What put me into this trance-like state was writing the next line, yep, it was as simple as that.  I stopped at a particular point where I had something else to say, and it just felt like the train had come to the end of the track, out there, in the middle of nowhere.

I wrote that line in my mind, and it sounded good, much the same as we sometimes say something in our mind before we speak, and when we finally do, it sounded better in my head than out loud.

Perhaps I’m losing my touch.

Perhaps that ability to sum up everything I want to say in less than 200 characters is beginning to desert me, and old age and decrepitude is setting in.

Which reminds me, pills before bed.

Perhaps I’m just tired and it’s time to go to bed.

I keep putting it off because sometimes I can’t go to sleep and I’m just lying there staring at the ceiling, sometimes the cinema of my dreams.

I imagine I’m somewhere else, someone else, doing something else.

But not in a helicopter.  Not tonight.

Tonight it’s a sinking ship.

Gotta run!

 

That helicopter story that kept me awake

Or part of it anyway.

 

So, there I was, hanging half out of the helicopter, shooting a handgun at a truck speeding along a dirt track.

I know, what’s the effective range of a handgun?

The sound of the rotors was still deafening even with the earphones on and as I run out of bullets and was reaching for another clip, I heard a voice crackle in my ears.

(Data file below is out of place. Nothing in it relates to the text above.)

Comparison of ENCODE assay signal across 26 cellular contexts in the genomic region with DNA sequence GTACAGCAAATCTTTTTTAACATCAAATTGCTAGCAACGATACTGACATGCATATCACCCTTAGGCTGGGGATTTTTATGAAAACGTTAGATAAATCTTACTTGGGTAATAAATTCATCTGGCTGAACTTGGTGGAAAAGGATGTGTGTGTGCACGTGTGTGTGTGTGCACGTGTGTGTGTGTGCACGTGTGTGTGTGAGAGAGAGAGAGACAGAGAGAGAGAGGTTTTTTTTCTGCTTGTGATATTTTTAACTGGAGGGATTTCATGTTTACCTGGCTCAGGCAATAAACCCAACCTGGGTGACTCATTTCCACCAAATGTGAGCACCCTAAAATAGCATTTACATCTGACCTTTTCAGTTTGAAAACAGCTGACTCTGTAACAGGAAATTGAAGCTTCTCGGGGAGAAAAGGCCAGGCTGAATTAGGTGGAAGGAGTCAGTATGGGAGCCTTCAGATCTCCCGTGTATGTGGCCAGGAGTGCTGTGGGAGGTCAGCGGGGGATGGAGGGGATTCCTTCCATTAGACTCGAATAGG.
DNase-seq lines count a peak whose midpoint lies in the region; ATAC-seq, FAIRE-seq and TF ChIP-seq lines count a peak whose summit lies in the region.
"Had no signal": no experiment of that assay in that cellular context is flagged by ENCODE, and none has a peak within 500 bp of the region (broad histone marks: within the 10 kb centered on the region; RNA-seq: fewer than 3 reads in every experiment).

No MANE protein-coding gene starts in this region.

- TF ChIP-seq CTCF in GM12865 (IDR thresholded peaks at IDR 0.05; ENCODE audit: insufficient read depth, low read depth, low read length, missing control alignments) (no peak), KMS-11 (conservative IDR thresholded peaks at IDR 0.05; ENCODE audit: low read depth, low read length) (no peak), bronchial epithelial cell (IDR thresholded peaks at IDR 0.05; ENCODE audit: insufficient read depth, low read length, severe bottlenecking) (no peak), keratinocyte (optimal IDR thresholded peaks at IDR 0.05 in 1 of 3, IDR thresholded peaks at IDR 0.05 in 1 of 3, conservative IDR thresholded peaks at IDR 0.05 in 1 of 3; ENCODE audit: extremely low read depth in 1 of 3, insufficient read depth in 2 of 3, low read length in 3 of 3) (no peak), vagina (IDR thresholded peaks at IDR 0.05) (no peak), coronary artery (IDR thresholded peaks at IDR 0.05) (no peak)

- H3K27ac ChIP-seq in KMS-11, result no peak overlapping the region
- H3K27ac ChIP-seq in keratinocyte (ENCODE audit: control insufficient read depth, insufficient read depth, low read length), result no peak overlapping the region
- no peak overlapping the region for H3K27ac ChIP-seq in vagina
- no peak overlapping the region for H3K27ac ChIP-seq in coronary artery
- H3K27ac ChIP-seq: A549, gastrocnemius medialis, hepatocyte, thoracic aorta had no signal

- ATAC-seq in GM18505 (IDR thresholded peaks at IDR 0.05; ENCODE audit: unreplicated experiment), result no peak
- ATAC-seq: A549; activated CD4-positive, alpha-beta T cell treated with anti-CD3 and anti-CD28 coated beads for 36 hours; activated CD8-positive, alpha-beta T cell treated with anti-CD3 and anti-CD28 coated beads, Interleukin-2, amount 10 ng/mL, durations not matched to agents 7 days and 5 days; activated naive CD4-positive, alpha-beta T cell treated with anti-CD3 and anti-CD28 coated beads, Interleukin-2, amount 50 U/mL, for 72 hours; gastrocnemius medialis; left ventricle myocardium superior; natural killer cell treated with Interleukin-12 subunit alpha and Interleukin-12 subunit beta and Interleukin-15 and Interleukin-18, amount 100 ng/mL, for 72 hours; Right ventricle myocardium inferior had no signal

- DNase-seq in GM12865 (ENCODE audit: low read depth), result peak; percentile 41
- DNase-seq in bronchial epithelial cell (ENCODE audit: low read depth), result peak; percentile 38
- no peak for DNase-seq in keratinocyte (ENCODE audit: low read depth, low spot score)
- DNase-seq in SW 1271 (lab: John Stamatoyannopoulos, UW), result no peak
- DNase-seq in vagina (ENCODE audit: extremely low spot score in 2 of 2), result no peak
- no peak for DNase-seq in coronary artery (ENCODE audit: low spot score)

“Some fool’s got a rocket launcher.”

That fool was trying to lean out the passenger side of the truck and aim the launcher at the helicopter.

The bucking and swaying of the vehicle nearly tipped him out onto the roadside, but something managed to anchor him, and he was taking aim.

“Now would be the time to peel away,” I said, not knowing if the pilot could hear me.

Our course didn’t deviate, so perhaps he hadn’t.

I calculated the distance between the helicopter and the ground, and the speed we were traveling.  Fast.  Short drop.  Quick landing.  Very painful.

In that moment I saw the rocket leave the launcher, I let go.

There was that instant where you feel disembodied and floating on air.  The same as that few seconds in free fall, just before pulling the rip cord of a parachute.

I hit the ground a rolled, not that I thought it would do much good, and the stopped, just before I lost consciousness.  Somewhere in front of me, there was a huge explosion, and then nothing.

Last thought, I hope the helicopter didn’t land on me.

 

© Charles Heath 2018

The thing about ‘must read’ lists

And that is, you don’t have to read any of the books on it.

Who really cares if you do or if you don’t?

It’s just a list of books that a particular writer, journalist, or editor puts together simply because they liked them and think you might also.

Of course, this doesn’t work if all you read is comics or romance books like Mills and Boon.  Hey, that’s fine.  You’re reading and this is one of the most important aspects of life, to read, and sometimes, to learn.

I know that my life changed dramatically when I read books, lots of different sorts of books.  I’ve never recommended anyone read the dry, dusty tomes about neurosis for psychiatry, or a history of the Roman Empire simply because of it something I was interested in after I saw the film, Ben Hur.